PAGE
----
A University of Texas at Austin undergrad who got her MBA from the Stanford University Graduate School of Business, Wood spent the first half of her 25 years in the business world in real estate accounting and at a biotech startup. During the second half, she entered the investment business, becoming a portfolio manager at Dallas-based Carlson Capital. She’d been there for about six years when a friend at the firm was diagnosed with cancer and, four months later, died. “I was 45, single, no kids,” Wood recalls. “I needed to do something different with my life.”

The mid-life awakening led Wood to leave Carlson Capital in early 2005. She jumped into work at Dallas Social Venture Partners, which took philanthropic money and invested it into nonprofits, targeting at-risk kids. By 2009, at the age of 50, Wood decided to start her own thing, aiming at Dallas’ public education system. “I had no capability at all for this other than a hunger to figure it out, to problem-solve, to find great people, to build a great team,” she says.

“I had no capability at all for this other than a hunger to figure it out, to problem-solve, to find great people, to build a great team.”

Ellen Wood

She didn’t realize it at the time, but Wood shared common experiences with the woman with whom she’d link up on the new venture.

With a J.D. from Southern Methodist University’s Dedman School of Law in hand, Rosemary Perlmeter had started a career at Irving-based Zale Corp. in the 1980s, about a week before the announcement of a leveraged buyout. Perlmeter kept her nose to the grindstone, working her way all the way up to vice president of real estate. “When the company was going through the intensity of the turnaround, it was easy for everyone to feel like it was life or death,” she says.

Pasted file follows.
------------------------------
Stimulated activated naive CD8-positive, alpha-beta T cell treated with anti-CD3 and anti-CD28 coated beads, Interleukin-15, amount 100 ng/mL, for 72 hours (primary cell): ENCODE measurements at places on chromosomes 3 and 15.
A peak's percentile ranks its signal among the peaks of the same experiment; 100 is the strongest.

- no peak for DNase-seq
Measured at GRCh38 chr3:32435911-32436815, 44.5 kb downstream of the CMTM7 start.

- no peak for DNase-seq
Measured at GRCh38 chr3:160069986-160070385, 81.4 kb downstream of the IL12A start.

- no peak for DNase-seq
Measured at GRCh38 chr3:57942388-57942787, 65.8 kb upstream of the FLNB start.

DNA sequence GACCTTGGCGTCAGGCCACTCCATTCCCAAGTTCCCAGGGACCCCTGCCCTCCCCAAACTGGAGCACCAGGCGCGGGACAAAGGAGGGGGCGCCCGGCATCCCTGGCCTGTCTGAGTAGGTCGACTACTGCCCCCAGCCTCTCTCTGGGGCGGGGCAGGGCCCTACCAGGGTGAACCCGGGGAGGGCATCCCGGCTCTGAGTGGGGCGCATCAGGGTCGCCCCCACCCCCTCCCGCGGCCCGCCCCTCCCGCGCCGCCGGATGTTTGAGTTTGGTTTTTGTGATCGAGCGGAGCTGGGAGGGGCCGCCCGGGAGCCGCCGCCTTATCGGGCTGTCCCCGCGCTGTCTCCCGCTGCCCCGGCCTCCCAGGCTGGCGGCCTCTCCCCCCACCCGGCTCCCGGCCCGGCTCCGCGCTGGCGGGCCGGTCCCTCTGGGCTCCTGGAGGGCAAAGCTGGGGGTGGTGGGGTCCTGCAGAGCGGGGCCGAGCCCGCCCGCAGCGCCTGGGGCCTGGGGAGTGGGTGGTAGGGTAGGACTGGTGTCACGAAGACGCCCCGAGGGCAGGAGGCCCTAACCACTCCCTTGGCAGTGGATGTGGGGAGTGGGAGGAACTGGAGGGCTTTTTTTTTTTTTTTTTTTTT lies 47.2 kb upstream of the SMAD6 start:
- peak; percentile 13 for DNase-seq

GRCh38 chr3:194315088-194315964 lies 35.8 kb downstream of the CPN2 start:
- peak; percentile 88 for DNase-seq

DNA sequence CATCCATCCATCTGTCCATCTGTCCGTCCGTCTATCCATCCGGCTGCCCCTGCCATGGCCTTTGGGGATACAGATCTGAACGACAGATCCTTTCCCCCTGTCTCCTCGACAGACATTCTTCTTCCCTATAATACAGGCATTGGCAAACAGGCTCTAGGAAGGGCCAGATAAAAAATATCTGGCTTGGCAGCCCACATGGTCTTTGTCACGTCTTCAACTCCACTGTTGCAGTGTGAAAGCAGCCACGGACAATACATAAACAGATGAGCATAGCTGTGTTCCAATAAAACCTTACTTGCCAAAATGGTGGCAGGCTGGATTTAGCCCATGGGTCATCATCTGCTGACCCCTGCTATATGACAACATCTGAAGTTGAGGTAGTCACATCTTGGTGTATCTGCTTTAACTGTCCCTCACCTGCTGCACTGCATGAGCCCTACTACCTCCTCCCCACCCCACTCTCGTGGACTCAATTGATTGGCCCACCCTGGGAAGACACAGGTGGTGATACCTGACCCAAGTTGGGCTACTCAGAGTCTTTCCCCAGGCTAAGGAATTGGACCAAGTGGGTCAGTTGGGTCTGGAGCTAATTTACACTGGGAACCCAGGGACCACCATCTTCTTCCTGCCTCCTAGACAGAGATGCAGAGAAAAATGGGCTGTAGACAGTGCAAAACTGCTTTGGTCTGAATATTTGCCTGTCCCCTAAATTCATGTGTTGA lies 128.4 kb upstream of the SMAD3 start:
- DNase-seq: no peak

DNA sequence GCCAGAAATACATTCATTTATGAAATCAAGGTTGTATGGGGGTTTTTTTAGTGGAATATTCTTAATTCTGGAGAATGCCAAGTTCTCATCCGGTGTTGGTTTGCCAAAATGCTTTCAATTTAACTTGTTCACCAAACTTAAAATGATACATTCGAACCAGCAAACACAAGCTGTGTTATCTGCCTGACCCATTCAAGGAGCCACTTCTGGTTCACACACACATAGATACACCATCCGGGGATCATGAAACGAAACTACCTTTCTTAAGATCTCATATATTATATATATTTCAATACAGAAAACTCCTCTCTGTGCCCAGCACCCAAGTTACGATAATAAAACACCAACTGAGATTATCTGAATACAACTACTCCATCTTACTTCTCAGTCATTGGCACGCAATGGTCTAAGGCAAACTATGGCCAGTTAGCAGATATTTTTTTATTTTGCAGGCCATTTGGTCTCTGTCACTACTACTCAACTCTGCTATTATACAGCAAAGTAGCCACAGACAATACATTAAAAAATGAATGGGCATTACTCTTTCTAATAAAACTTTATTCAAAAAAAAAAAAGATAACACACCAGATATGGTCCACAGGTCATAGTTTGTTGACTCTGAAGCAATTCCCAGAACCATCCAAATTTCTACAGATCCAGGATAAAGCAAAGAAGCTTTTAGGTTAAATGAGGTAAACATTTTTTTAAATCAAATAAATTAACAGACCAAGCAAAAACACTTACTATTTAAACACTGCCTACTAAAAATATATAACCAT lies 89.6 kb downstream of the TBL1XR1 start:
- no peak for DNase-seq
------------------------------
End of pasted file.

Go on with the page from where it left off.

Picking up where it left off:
Eventually the company got back on its feet, giving Perlmeter time to think. “At some point, then, you slow down and say, ‘Wait a minute,’” she says. “‘Is this really what I want to do?’” It was around a “round-figure” birthday—her 40th. The final straw came in a Half Price Books location, of all places, as Perlmeter stood there flipping through some magazine—Fortune, she thinks—that featured a where-are-they-now about early first female-inclusive classes at The Wharton School of the University of Pennsylvania.

Rosemary Perlmeter dove into nonprofits after working her way up at Zale Corp. during the company’s turnaround.

“They felt there were some things that were just missing, and they wanted a way to resurrect those,” she says. “I remember reading that and feeling incredibly clear that that was sort of where I was.” She’d already been feeling like she wanted to apply what she’d learned during the Zale Corp. turnaround toward some kind of public service: “Once I read all the people giving testimonials about this, suddenly I felt OK with that.”